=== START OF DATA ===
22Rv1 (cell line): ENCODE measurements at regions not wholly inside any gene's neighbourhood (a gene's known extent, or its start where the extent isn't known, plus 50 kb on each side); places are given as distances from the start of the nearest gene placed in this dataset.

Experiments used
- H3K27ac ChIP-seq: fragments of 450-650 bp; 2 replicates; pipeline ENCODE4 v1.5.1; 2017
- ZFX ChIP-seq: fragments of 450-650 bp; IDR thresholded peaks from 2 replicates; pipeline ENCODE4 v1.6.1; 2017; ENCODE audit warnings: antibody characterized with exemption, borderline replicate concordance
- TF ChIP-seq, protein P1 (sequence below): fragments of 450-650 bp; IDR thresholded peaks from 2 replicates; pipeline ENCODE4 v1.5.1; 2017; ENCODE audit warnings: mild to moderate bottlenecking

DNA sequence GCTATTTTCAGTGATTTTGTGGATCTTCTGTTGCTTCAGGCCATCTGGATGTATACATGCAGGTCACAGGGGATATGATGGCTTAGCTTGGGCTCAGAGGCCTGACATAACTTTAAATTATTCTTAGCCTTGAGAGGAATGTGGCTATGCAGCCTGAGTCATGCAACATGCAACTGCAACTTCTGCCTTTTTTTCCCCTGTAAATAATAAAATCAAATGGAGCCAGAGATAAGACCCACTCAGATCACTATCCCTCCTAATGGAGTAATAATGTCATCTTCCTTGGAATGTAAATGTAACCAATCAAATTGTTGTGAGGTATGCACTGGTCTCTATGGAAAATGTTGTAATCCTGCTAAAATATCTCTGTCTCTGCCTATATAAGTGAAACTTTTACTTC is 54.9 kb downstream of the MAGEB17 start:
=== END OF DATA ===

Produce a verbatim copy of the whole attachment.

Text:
22Rv1 (cell line): ENCODE measurements at regions not wholly inside any gene's neighbourhood (a gene's known extent, or its start where the extent isn't known, plus 50 kb on each side); places are given as distances from the start of the nearest gene placed in this dataset.

Experiments used
- H3K27ac ChIP-seq: fragments of 450-650 bp; 2 replicates; pipeline ENCODE4 v1.5.1; 2017
- ZFX ChIP-seq: fragments of 450-650 bp; IDR thresholded peaks from 2 replicates; pipeline ENCODE4 v1.6.1; 2017; ENCODE audit warnings: antibody characterized with exemption, borderline replicate concordance
- TF ChIP-seq, protein P1 (sequence below): fragments of 450-650 bp; IDR thresholded peaks from 2 replicates; pipeline ENCODE4 v1.5.1; 2017; ENCODE audit warnings: mild to moderate bottlenecking

DNA sequence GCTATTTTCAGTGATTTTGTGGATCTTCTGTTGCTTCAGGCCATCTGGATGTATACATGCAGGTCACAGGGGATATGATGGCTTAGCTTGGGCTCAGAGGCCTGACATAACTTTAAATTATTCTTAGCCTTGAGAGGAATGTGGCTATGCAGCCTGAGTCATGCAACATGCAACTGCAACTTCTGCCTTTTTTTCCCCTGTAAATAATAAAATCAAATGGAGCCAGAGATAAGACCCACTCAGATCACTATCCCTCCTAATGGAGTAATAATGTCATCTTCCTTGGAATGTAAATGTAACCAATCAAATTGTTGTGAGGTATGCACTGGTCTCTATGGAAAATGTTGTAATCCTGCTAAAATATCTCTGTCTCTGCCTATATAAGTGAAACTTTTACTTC is 54.9 kb downstream of the MAGEB17 start: